I had the great pleasure of doing graphic recording (also known as large scale visual notes) during the Future of Nonprofits: Innovate and Thrive in the Digital Age book event at SXSW Interactive. There is power looking at the whole set of visual notes all together. It is also useful to focus on individual nuggets, and that is what I’m going to do in this post.
Authors David J. Neff and Randal C. Moss explained that In order to successfully innovate from the inside, nonprofits need to:
A) Create awareness among their staff that they are looking for innovative new ideas from all and any of them.
B) Create a structure for ideas to be submitted, considered, selected, prototyped, and realized.
C) Have the right people in the right roles with the right skill sets to manage the innovation process.
The authors suggest a five step process.
1. Go for maximum quantity of people submitting ideas. Checking for quality comes later.
2. The criteria for judging ideas is key, more important than the people judging them.
3. For an idea to make the cut, it needs to make business sense—that is a case needs to be made that it will be a good use of the organizations funds.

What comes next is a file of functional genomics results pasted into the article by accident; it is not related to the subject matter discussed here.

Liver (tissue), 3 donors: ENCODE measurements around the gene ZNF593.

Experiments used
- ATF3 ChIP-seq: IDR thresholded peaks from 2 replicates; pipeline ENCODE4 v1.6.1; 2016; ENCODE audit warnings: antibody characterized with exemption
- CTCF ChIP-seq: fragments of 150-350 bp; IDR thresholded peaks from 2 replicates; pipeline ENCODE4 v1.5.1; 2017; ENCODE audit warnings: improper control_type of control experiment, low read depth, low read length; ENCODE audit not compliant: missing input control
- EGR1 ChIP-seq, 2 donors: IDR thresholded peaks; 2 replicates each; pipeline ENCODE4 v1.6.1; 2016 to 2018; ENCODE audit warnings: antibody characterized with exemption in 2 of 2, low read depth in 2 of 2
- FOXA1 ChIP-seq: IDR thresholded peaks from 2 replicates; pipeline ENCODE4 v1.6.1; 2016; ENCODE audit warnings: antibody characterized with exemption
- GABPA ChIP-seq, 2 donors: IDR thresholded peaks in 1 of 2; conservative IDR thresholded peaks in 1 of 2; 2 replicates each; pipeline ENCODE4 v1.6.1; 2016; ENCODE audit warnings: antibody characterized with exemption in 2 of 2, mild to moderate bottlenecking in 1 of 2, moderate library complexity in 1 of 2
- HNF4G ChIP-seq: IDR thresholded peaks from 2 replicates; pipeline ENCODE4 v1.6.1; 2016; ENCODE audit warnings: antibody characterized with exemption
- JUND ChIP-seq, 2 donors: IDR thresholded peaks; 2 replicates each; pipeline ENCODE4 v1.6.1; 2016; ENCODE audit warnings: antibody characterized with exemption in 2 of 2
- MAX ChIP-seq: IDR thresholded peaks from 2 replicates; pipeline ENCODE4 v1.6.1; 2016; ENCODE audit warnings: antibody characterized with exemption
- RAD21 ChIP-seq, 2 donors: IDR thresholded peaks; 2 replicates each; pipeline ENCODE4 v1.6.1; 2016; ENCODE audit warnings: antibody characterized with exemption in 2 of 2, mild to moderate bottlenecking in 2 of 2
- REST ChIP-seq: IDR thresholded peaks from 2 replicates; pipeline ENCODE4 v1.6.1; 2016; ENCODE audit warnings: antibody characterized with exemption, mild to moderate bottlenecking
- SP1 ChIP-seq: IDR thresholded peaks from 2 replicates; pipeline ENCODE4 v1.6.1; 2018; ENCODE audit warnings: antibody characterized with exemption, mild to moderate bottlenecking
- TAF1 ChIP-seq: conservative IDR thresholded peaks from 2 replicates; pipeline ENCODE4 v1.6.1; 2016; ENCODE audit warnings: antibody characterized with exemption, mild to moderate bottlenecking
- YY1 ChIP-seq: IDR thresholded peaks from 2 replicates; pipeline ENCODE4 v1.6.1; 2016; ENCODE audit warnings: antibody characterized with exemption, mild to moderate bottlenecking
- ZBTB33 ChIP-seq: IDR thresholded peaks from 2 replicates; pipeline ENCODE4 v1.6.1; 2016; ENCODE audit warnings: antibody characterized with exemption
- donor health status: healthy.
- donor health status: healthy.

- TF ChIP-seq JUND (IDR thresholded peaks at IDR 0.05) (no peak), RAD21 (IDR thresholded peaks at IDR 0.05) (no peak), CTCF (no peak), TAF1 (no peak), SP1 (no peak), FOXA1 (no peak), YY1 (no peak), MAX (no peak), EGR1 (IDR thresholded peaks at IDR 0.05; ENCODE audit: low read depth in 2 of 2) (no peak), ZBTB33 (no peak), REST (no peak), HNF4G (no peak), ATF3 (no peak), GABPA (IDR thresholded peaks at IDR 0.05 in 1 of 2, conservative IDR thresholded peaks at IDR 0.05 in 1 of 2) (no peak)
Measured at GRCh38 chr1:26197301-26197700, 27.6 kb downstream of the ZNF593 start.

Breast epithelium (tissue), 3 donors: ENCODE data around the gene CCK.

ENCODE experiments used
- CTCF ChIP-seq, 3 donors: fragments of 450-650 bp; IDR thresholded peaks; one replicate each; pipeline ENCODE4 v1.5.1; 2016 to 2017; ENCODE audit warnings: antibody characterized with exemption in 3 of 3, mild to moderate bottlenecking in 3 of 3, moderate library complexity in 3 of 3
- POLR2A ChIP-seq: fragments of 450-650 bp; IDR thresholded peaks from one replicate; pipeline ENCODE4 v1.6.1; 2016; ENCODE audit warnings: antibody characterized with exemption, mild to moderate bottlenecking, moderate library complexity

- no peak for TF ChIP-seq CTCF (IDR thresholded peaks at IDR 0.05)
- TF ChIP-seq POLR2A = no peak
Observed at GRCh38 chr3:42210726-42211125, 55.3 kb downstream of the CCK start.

4. One an idea is selected, it should be prototyped for a maximum of $20,000 in a maximum of 18 months.
5. Then launch it, assess it, see what works, what doesn’t and if indicated keep developing it.
They acknowledged that change is not easy for organizations, that implementing a new approach to innovation can be a bumpy road. They suggest that older staffers connect with younger more digitally savvy staffers to learn from them and to teach them. In particular, they need to help younger staffers understand the business side of running a successful nonprofit.
I have worked for several nonprofits in my career, and I know that I would have loved it if there was a concrete process for submitting, judging and building on ideas from the rank and file employees. I appreciate what David and Randal are doing with this book. If you want to help your nonprofit survive, thrive, and innovate in the digital age, check out their book, or reach out to them via their website.
And if you want to help people think better and communicate better at your next conference or meeting, be in touch! I’d love to help by doing large scale visual notes that capture the big ideas at your event.